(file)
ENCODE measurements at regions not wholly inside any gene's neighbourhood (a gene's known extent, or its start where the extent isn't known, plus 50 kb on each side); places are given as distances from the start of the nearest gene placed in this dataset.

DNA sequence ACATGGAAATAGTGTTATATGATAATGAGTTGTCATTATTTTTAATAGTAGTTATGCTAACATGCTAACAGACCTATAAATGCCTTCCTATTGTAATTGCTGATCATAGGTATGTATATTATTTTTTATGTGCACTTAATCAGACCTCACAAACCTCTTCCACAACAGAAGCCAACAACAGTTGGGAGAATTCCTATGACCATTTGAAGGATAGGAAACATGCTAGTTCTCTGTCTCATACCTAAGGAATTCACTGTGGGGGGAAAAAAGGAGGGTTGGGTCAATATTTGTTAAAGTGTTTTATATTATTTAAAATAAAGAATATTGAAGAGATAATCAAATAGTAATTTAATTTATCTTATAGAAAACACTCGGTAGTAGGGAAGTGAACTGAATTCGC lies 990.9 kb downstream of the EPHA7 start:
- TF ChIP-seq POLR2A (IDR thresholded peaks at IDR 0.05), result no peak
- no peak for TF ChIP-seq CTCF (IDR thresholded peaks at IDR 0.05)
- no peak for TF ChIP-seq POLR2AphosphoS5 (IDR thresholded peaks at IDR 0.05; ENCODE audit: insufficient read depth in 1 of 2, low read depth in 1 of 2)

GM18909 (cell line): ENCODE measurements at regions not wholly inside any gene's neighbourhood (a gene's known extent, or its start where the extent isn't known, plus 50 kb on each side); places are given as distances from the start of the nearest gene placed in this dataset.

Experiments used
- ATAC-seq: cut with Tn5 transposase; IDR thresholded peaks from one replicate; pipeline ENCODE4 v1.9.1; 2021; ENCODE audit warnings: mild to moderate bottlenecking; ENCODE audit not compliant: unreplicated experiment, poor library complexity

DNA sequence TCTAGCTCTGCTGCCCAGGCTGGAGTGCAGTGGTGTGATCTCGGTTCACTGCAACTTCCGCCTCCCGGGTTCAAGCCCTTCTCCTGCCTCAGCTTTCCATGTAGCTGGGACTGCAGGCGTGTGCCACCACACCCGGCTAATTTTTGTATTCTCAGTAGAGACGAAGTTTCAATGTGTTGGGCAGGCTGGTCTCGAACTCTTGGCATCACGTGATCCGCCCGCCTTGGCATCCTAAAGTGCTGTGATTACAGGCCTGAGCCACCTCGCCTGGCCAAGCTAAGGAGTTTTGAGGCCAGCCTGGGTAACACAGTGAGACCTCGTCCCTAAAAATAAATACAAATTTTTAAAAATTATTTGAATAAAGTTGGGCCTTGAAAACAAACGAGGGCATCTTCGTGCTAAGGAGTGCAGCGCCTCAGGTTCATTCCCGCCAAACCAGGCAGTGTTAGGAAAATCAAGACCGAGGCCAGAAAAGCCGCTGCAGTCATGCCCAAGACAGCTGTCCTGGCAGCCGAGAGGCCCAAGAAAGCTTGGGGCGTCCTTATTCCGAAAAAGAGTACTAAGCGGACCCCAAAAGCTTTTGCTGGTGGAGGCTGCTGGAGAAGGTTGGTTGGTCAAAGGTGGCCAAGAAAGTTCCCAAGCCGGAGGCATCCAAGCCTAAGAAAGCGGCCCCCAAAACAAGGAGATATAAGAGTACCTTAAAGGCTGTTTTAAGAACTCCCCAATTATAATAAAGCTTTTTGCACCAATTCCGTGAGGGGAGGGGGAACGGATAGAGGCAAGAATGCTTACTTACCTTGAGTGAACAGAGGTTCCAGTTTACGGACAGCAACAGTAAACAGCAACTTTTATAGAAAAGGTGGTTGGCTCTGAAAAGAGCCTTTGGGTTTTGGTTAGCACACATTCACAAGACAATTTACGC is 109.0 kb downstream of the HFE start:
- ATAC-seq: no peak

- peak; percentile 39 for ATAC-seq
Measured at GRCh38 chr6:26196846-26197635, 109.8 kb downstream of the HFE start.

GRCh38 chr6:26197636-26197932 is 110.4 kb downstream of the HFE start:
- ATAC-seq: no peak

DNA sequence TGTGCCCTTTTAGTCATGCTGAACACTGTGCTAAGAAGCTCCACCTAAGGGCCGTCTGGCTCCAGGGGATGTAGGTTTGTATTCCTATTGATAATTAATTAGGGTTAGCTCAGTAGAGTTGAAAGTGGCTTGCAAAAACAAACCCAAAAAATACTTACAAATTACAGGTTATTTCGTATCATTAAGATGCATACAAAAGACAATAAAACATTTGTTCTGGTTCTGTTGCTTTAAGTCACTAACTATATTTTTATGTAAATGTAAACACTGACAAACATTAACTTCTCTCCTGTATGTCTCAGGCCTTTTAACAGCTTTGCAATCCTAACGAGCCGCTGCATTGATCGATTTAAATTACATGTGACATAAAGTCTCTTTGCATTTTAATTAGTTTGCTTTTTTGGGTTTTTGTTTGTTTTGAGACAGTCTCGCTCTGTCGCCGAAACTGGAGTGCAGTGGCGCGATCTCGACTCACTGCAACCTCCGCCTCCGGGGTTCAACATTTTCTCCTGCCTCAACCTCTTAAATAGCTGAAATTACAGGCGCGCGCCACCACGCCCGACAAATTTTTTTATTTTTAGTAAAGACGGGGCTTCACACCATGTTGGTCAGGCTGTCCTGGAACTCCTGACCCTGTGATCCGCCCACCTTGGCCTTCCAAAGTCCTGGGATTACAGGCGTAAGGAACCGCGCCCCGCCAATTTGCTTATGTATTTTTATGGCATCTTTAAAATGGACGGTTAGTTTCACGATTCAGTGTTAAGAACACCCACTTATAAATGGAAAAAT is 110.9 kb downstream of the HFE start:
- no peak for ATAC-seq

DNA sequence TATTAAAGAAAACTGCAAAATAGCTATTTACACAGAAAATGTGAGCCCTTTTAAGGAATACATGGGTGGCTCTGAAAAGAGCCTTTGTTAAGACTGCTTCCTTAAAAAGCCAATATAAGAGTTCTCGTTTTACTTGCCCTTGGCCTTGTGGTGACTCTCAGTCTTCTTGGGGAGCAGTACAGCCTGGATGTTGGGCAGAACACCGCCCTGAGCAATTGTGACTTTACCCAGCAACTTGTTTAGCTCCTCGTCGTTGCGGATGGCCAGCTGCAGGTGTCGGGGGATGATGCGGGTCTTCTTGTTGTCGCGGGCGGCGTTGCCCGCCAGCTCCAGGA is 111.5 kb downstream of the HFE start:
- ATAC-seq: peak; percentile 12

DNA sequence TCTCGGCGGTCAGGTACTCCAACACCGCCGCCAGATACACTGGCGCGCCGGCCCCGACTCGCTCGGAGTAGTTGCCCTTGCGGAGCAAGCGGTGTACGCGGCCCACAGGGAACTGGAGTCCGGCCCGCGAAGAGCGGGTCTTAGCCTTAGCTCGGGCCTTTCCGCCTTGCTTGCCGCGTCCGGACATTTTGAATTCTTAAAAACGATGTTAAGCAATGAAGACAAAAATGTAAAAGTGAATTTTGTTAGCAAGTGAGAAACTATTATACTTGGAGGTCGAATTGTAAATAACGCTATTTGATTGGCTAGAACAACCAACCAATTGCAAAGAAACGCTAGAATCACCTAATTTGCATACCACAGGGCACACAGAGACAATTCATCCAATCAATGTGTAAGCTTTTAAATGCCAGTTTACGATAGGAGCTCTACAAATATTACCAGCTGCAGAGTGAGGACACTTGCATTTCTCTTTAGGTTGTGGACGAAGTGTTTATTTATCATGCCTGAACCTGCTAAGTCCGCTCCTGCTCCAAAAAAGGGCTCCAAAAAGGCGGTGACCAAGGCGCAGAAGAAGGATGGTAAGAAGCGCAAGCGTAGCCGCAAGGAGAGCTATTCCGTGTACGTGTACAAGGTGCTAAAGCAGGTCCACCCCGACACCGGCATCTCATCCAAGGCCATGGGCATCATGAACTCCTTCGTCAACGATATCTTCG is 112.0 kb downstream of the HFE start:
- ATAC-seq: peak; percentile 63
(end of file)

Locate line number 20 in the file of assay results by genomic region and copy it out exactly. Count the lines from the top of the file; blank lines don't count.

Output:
- ATAC-seq: peak; percentile 63